Imbolc, Brigid, & the Coming of Spring
One of my favorite celebrations (and there are many) featured on the Wheel of the Year is Imbolc or Saint Brigid’s Day in the Gaelic tradition. This holiday is celebrated February 1st or 2nd of each year. I like to celebrate both days. In America, this is also Ground Hogs day and I’ve also heard the day called Candlemas. It’s time to celebrate the coming of Spring!
Imbolc marks the halfway point between the Winter Solstice and the Spring Equinox which hints at the rebirth of the sun as it rises higher in the sky. This closeness to Spring gives us all something to look forward to instead of the harsh winds and cold of winter.
“Imbolc is mentioned in some of the earliest Irish literature and there is evidence it has been an important date since ancient times. It is believed that it was originally a pagan festival associated with the goddess Brigid and that it was Christianized as a festival of Saint Brigid, who is thought to be a Christianization of the goddess. At Imbolc, Brigid’s crosses were made and a doll-like figure of Brigid, called a Brídeóg, would be paraded from house-to-house by girls, sometimes accompanied by ‘strawboys‘. Brigid was said to visit one’s home at Imbolc. To receive her blessings, people would make a bed for Brigid and leave her food and drink, while items of clothing would be left outside for her to bless. Brigid was also invoked to protect homes and livestock. Special feasts were had, holy wells were visited and it was also a time for divination.”Imbolc: Wikipedia.com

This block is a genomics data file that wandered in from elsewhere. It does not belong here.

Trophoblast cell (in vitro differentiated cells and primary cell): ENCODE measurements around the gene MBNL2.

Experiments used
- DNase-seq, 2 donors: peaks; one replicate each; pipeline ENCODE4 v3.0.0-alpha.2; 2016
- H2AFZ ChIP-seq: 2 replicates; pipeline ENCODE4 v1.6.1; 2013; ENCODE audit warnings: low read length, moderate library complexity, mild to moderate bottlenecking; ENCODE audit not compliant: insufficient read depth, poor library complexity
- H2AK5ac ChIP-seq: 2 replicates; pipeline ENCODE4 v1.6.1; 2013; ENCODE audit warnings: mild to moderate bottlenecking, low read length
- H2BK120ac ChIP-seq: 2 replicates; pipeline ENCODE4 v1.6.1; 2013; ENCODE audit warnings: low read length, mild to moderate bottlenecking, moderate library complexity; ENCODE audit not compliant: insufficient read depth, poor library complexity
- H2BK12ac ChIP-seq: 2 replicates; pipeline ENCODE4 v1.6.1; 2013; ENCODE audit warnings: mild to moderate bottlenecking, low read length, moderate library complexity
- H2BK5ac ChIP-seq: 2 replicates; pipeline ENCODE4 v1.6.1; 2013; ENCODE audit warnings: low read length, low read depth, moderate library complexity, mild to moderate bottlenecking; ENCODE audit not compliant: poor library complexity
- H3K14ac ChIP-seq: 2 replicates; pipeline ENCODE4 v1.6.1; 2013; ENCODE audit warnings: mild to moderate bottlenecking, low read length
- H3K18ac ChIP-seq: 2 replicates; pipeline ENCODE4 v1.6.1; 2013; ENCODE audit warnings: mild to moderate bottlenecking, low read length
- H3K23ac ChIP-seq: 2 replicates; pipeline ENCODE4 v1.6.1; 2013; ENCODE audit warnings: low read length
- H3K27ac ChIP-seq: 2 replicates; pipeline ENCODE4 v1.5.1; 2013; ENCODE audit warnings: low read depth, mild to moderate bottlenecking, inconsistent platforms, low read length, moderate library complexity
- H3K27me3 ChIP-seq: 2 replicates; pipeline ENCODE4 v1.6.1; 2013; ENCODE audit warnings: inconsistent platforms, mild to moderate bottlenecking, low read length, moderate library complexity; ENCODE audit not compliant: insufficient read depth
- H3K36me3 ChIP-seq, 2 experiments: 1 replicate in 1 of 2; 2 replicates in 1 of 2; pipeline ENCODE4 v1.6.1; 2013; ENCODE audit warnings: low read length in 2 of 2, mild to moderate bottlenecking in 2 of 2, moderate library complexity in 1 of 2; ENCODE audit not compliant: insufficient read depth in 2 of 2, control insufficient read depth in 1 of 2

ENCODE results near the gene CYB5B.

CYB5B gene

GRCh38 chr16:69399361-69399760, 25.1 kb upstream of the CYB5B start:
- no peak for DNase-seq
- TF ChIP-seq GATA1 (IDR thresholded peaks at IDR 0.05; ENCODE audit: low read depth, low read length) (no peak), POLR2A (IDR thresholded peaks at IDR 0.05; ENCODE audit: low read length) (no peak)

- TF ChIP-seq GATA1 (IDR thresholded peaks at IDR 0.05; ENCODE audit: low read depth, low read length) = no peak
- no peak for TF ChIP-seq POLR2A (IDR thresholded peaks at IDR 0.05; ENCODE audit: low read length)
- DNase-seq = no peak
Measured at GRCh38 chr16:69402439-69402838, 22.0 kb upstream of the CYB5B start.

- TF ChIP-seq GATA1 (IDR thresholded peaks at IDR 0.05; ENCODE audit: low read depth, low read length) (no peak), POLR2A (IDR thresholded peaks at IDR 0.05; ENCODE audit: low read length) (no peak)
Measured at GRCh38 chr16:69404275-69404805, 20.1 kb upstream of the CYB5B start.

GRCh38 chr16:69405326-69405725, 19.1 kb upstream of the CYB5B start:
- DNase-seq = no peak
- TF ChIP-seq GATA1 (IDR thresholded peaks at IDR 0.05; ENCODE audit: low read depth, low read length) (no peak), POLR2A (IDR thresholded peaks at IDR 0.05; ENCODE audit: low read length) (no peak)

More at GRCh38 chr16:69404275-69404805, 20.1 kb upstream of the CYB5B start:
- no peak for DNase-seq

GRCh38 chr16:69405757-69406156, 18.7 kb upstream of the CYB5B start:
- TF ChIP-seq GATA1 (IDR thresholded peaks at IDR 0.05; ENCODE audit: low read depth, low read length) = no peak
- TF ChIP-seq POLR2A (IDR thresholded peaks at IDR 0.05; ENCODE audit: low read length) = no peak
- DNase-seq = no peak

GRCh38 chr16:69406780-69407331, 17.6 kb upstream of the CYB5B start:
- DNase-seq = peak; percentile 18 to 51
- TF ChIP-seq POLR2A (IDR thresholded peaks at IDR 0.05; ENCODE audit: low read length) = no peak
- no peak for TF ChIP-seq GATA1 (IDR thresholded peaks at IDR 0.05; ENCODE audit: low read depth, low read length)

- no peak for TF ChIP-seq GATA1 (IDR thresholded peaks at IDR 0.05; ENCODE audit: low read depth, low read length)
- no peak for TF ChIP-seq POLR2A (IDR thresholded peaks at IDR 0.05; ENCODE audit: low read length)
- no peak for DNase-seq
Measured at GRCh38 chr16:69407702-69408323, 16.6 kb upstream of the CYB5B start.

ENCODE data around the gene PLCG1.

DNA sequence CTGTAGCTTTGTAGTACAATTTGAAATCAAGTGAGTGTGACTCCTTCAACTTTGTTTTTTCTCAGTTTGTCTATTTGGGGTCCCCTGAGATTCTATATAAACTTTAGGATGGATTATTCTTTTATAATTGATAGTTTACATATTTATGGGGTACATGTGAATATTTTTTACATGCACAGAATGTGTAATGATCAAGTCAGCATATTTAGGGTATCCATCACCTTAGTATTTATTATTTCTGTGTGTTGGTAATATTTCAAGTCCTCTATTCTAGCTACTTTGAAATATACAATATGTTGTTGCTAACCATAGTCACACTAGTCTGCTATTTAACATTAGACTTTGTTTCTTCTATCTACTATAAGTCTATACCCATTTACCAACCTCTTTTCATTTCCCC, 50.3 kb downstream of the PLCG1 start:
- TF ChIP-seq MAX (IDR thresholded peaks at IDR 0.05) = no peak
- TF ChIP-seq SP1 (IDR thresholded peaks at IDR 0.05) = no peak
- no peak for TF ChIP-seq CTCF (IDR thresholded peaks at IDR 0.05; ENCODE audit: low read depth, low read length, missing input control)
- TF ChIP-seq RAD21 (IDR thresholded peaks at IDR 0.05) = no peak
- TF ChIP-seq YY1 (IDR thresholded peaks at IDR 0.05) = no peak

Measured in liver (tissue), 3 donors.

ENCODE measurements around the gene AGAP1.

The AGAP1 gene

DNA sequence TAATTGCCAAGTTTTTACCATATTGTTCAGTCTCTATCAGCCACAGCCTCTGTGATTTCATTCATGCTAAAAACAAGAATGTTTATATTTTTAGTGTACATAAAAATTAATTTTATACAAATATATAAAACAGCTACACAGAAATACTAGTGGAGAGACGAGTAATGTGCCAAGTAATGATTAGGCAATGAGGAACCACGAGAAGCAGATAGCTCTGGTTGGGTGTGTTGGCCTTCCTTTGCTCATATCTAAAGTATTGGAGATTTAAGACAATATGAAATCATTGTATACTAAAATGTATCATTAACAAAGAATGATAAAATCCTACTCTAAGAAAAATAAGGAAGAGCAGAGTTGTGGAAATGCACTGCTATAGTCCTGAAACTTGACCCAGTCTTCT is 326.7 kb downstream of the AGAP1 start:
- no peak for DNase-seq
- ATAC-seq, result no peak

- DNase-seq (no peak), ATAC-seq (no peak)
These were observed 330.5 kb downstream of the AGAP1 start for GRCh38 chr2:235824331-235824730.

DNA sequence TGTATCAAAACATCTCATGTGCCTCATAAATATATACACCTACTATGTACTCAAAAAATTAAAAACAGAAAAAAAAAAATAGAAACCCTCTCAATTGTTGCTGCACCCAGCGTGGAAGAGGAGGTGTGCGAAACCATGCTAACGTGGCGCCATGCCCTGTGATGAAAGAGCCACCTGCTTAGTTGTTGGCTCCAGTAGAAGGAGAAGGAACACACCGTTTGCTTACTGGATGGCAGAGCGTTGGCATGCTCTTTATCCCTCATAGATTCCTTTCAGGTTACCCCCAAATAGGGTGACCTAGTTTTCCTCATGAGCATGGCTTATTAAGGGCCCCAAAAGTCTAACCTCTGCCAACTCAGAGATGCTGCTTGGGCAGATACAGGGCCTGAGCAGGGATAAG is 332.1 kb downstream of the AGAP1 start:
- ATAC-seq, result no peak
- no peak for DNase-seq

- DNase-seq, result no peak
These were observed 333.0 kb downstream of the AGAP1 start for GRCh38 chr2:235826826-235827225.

Who is Brigid?
Brigid (which means exalted one) is the Celtic goddess of home and hearth. She is also beloved by all poets. Brigid represents rebirth and fertility, the return to spring, healing, poetry, and smithcraft. It has been suggested that Brigid was a triple deity: poet, healer, and the smith.
She is often depicted as the maiden, mother, crone. The crone mirrors “winter” and Brigid signals the return of spring and depicts the goddess in the maiden form.
This is the time when many women began their spring cleaning as they freshened up their home for the new season. Of course, many modern women don’t have time for that anymore. Yet, I can’t help but feel like there is something exciting about cleansing the energy in my space.
There are many ways to celebrate Imbolc. I’ve left some reading links because everyone should celebrate in a way that is most meaningful to you.
Just like all the other celebrations, Imbolc centers around certain foods dedicated to the goddess, Brigid. Woman as healer.com has you covered:
Butter is a traditional food that celebrates the lactation of the ewes. Cake, bread, butter, or porridge are placed in the window as an offering to Brigid’s White Cow.
The next morning these blessed foods can be eaten by the family. Butter or oil left out on Imbolc Eve is used to make healing salves and ointments throughout the year.
The herb blackberry is sacred to Brigid and blackberry pies, jams, jellies and wines are eaten in honor of Brigid.